This statement, from a male student-athlete at the conclusion of one of the Mentors in Violence Prevention (MVP) training sessions affirms what this organization has long believed: teaching sexual violence prevention to leaders can be a transformative experience for them if done correctly. The question that many have struggled with is, “What exactly is the right way?”
The Mentors in Violence Prevention (MVP) Program, founded in 1993 by Sport in Society at Northeastern University, motivates athletes and leaders to play a central role in solving problems that historically have been considered “women’s issues” including: rape, battering, and sexual harassment. MVP was one of the first programs to actively engage man and to use the bystander approach as a strategy to address gender based violence. The MVP Program motivates men and women to work together in preventing men’s violence against women. Utilizing this innovative bystander approach to prevention, men and women take back the power and shed stigma often associated with bystanders. This empowers bystanders to stand up against all forms of relationship violence.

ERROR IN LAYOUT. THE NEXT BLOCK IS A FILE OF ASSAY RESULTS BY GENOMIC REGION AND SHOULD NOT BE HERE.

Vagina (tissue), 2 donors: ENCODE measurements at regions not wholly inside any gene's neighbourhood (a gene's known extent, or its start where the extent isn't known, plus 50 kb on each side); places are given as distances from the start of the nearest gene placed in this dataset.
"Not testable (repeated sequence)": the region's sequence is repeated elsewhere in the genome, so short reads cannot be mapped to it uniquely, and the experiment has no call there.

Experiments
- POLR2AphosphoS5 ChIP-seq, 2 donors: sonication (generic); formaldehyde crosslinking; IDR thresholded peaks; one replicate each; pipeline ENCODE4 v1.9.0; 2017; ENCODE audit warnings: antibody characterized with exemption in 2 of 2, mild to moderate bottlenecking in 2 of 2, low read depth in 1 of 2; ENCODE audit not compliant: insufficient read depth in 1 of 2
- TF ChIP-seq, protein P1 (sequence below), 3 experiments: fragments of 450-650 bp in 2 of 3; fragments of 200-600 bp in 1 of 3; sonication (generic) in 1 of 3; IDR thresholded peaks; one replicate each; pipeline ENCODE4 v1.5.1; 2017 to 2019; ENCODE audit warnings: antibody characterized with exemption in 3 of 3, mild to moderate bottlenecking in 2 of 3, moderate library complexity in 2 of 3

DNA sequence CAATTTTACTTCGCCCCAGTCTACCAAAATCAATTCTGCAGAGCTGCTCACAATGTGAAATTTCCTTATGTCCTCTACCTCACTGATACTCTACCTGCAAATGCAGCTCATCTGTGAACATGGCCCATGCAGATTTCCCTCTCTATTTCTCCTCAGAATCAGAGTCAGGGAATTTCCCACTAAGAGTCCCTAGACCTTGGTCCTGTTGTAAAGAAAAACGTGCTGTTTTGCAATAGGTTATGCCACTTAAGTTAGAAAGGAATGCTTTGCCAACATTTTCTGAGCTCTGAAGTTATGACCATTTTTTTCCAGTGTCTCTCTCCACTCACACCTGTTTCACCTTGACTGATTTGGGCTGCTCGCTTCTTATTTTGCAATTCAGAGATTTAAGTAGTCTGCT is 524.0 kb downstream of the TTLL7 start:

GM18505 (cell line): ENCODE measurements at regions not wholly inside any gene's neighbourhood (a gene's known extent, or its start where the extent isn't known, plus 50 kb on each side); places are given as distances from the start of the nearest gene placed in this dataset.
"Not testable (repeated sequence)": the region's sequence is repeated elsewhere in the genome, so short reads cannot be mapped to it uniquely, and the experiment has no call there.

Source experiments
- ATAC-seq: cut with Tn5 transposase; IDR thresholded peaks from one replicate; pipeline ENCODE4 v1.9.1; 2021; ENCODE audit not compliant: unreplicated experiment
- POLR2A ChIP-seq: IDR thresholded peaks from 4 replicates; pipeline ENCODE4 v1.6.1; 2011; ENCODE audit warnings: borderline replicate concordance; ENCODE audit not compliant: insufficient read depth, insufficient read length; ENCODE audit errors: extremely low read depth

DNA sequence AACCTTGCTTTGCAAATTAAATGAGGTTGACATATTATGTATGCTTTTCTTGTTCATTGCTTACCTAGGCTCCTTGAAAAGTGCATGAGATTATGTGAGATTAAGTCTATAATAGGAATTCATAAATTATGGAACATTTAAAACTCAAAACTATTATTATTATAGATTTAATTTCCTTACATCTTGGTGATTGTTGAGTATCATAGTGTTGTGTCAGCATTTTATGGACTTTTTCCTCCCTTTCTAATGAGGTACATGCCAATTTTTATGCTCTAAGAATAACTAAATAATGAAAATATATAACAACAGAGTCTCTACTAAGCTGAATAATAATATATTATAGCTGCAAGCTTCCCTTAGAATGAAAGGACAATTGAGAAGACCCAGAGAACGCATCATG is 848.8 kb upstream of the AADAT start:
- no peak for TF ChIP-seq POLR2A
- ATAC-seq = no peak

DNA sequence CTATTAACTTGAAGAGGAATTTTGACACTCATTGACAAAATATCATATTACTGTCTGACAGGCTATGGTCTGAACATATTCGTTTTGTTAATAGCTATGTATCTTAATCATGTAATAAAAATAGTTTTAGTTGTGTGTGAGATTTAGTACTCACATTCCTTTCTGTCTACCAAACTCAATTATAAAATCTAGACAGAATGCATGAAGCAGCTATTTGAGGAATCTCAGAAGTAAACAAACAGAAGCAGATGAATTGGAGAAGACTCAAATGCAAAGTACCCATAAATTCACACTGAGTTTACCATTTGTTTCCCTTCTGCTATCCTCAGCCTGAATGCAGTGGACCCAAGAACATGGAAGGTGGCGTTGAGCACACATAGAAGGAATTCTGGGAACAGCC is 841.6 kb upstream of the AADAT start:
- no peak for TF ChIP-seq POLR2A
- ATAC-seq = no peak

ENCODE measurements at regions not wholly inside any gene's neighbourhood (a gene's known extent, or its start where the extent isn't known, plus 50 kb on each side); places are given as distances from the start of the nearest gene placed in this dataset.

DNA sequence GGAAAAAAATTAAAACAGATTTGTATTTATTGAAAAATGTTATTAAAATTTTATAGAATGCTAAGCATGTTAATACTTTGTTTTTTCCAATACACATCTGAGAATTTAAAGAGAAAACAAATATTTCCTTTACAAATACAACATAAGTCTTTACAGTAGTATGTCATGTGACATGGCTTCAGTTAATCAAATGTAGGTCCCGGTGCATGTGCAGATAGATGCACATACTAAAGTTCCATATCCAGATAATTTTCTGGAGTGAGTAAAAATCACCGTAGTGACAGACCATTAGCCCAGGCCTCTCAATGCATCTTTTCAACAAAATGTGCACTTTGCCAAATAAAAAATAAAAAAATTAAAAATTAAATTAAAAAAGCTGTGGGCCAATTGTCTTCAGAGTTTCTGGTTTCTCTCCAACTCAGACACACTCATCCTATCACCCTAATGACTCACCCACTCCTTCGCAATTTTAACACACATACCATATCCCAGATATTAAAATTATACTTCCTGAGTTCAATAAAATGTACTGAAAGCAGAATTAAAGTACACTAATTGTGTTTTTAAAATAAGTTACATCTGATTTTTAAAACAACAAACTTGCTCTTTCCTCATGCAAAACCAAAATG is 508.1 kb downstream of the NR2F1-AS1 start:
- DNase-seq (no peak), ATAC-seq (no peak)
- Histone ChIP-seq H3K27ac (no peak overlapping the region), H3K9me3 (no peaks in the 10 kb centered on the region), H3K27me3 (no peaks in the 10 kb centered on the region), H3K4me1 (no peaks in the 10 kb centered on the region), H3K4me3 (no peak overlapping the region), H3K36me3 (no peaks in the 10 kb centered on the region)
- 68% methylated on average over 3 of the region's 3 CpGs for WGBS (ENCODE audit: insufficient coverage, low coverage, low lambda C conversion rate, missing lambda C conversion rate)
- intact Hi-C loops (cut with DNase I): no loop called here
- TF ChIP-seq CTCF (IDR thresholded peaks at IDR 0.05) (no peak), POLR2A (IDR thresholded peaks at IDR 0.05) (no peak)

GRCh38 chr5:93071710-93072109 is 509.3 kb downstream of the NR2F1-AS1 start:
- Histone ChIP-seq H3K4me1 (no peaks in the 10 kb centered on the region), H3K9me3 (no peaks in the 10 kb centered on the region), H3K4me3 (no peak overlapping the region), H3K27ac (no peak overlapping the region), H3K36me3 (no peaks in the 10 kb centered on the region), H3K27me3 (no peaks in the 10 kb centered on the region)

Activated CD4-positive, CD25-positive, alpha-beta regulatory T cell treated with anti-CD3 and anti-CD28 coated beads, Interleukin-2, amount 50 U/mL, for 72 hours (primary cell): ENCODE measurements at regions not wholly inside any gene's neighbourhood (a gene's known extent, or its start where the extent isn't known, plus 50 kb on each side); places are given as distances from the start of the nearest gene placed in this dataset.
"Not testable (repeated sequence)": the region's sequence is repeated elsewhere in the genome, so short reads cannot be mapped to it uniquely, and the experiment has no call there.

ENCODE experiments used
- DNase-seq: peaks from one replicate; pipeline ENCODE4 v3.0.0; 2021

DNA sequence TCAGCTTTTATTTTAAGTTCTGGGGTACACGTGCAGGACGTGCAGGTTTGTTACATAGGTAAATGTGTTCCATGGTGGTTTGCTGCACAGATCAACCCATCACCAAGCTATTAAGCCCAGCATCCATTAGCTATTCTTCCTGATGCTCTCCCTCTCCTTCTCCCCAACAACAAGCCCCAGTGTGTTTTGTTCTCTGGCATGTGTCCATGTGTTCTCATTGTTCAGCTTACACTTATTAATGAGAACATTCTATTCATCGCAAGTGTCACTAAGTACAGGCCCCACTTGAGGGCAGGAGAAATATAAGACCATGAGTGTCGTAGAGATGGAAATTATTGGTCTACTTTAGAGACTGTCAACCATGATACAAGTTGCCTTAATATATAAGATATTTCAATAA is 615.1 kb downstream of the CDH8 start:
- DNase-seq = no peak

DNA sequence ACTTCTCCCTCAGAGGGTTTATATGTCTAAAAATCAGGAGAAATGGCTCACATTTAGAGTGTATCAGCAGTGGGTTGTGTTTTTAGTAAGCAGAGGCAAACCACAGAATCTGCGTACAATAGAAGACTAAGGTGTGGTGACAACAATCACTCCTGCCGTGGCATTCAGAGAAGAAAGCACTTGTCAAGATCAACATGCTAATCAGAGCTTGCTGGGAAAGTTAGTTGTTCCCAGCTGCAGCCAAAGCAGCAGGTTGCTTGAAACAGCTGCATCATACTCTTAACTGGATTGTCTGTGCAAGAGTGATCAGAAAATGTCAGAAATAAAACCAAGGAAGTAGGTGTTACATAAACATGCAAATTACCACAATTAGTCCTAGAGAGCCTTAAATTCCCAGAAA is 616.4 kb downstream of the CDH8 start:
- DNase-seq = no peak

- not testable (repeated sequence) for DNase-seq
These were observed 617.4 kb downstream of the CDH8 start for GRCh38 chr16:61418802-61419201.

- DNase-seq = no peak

Participants learn to serve as role models working to prevent violence and confront abusive peers. The approach does not involve finger pointing, nor does it blame participants for the widespread problems of genderviolence. Instead, it sounds a positive call for proactive, preventive behavior, and leadership. Working to prevent sexual violence is an essential social justice issue that all societal leaders and administrators need to address. MVP provides an evidence based strategy to combat this violence.
Some of the places MVP has been implemented:
The National Football League, New Balance, The World Cup, The US Army, Major League Baseball teams, and over 150 universities